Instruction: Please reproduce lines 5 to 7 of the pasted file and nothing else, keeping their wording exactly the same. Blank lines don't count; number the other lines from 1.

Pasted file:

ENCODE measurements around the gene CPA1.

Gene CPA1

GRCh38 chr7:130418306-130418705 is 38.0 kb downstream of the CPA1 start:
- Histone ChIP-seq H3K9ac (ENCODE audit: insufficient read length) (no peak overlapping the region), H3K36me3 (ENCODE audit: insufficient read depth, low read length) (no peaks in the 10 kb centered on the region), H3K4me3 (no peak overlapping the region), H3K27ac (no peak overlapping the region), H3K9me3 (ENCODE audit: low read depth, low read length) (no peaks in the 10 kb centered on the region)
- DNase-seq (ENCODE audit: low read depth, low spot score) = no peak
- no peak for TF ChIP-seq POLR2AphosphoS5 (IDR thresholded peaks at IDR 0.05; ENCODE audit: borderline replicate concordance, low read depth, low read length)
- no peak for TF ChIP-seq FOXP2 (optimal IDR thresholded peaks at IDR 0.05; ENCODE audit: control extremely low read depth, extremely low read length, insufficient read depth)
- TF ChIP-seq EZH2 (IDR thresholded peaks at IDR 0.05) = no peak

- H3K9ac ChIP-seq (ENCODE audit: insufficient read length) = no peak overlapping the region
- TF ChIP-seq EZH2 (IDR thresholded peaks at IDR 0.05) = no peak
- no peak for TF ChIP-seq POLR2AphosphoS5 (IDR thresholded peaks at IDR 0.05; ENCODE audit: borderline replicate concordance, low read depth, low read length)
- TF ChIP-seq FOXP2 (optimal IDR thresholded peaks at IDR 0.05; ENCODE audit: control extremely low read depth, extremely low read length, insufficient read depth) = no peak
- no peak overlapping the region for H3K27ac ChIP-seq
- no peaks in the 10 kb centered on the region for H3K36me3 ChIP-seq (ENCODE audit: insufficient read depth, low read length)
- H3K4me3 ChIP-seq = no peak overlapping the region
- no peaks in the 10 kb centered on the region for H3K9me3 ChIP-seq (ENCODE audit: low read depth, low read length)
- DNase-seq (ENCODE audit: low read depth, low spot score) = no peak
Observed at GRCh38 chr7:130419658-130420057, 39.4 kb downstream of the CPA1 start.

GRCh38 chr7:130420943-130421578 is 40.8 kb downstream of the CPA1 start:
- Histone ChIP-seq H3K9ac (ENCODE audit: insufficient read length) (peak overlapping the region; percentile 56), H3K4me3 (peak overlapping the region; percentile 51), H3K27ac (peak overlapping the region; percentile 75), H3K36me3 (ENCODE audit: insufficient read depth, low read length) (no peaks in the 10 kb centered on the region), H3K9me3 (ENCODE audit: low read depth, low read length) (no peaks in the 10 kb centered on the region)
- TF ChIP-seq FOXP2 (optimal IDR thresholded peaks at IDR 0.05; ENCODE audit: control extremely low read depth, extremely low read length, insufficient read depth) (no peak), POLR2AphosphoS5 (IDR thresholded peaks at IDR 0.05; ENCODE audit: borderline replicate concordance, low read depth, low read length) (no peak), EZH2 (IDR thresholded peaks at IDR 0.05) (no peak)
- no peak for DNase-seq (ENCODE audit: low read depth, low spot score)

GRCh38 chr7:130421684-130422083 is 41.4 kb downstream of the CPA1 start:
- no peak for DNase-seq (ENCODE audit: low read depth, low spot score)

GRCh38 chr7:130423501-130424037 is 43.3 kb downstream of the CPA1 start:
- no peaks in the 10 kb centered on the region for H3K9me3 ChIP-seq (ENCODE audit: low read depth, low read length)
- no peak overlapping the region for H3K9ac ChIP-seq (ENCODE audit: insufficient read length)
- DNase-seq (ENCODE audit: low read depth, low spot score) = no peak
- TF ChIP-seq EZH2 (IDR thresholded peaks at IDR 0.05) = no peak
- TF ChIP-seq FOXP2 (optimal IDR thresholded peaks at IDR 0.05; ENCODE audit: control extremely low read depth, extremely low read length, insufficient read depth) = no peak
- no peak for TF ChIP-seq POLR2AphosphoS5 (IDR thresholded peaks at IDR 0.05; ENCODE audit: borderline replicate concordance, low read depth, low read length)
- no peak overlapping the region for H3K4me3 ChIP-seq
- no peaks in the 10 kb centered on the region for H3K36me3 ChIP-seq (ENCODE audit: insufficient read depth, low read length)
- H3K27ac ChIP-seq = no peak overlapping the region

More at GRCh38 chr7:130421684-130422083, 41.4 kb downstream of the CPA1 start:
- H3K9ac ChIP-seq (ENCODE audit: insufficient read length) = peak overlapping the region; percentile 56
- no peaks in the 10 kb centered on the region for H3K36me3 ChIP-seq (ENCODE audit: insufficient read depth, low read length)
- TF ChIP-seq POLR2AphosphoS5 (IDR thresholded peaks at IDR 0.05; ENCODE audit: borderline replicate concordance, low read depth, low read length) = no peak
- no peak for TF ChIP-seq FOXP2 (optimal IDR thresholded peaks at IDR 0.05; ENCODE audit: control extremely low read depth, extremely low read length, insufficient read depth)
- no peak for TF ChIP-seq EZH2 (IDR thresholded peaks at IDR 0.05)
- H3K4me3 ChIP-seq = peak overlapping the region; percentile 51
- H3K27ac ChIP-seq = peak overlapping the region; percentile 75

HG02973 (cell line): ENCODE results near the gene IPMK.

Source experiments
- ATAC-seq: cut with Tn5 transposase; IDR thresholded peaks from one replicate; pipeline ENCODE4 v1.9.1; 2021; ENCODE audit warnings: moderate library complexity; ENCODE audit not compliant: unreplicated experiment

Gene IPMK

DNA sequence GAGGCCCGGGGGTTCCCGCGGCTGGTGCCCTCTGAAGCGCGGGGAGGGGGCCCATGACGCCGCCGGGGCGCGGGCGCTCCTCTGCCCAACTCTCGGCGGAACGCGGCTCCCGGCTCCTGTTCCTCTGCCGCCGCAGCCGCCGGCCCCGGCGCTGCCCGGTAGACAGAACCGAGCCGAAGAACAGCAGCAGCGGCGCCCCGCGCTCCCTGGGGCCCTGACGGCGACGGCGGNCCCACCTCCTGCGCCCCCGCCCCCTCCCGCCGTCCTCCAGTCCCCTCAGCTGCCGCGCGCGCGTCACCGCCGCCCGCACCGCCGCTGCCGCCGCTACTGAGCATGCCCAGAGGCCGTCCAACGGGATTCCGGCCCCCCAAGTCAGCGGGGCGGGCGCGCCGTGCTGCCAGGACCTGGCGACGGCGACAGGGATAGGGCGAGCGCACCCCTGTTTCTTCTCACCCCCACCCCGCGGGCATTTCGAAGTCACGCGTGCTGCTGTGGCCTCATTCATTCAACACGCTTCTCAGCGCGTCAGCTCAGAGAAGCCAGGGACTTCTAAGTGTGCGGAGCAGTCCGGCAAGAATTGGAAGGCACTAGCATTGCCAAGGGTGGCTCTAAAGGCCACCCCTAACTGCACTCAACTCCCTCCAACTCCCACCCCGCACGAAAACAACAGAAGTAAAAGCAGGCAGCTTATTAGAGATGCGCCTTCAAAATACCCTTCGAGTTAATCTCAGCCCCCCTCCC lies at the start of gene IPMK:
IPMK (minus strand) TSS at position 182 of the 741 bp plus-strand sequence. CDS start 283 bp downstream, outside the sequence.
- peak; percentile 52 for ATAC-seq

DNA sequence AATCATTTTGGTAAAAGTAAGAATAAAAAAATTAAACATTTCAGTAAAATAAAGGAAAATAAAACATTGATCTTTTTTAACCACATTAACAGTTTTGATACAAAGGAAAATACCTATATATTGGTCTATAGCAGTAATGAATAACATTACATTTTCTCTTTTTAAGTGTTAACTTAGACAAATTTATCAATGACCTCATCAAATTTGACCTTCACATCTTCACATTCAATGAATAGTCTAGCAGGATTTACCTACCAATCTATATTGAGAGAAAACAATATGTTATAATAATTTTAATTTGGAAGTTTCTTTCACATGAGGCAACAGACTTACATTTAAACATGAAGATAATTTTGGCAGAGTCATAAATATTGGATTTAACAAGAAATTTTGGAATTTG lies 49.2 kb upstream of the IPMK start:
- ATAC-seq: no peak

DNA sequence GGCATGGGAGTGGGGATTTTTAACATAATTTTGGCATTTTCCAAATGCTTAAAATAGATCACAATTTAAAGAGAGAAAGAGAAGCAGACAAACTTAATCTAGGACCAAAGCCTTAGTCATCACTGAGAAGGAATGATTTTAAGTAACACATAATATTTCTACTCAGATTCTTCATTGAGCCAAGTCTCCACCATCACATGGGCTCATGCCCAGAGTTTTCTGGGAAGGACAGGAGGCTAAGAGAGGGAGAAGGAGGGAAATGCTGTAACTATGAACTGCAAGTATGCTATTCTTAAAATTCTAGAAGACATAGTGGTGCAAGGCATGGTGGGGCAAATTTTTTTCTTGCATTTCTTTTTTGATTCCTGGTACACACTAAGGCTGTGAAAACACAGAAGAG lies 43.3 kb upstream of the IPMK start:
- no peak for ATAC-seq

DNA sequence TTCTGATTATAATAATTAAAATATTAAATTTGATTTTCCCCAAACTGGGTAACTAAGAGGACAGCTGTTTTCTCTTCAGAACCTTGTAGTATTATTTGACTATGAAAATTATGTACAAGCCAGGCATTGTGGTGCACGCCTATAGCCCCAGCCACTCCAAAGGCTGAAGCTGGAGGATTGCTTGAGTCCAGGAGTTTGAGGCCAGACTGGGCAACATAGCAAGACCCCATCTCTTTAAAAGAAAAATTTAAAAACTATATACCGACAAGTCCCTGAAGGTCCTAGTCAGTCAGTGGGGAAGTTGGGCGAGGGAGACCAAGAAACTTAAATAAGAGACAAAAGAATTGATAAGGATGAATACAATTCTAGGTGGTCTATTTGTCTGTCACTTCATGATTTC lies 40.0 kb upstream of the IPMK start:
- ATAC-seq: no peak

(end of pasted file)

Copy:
- DNase-seq (ENCODE audit: low read depth, low spot score) = no peak
- no peak for TF ChIP-seq POLR2AphosphoS5 (IDR thresholded peaks at IDR 0.05; ENCODE audit: borderline replicate concordance, low read depth, low read length)
- no peak for TF ChIP-seq FOXP2 (optimal IDR thresholded peaks at IDR 0.05; ENCODE audit: control extremely low read depth, extremely low read length, insufficient read depth)